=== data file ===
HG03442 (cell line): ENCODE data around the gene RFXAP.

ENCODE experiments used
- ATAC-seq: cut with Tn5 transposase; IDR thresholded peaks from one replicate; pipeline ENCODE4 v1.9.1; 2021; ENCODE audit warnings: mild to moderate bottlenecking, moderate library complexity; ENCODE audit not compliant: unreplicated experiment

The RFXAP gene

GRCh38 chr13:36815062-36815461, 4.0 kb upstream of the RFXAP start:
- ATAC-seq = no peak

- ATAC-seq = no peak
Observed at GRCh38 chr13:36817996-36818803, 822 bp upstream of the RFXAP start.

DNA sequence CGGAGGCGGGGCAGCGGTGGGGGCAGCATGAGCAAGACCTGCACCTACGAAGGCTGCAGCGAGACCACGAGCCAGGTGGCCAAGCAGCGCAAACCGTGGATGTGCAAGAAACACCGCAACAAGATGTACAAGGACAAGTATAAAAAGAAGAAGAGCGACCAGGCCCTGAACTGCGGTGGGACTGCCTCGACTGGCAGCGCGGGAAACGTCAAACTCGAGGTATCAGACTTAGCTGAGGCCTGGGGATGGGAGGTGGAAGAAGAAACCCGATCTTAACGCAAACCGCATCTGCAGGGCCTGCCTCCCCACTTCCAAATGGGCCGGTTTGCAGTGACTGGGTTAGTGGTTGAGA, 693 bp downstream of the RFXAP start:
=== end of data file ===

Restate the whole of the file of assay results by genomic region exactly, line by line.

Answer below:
HG03442 (cell line): ENCODE data around the gene RFXAP.

ENCODE experiments used
- ATAC-seq: cut with Tn5 transposase; IDR thresholded peaks from one replicate; pipeline ENCODE4 v1.9.1; 2021; ENCODE audit warnings: mild to moderate bottlenecking, moderate library complexity; ENCODE audit not compliant: unreplicated experiment

The RFXAP gene

GRCh38 chr13:36815062-36815461, 4.0 kb upstream of the RFXAP start:
- ATAC-seq = no peak

- ATAC-seq = no peak
Observed at GRCh38 chr13:36817996-36818803, 822 bp upstream of the RFXAP start.

DNA sequence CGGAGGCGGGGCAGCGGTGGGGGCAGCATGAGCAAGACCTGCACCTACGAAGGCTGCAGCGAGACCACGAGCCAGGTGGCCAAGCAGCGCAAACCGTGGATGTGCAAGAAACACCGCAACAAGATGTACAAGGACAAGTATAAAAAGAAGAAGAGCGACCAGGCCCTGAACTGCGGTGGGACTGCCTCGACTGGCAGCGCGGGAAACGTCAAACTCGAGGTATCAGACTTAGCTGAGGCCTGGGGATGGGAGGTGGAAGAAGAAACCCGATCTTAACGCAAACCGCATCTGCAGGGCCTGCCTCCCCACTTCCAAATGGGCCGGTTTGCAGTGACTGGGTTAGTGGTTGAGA, 693 bp downstream of the RFXAP start: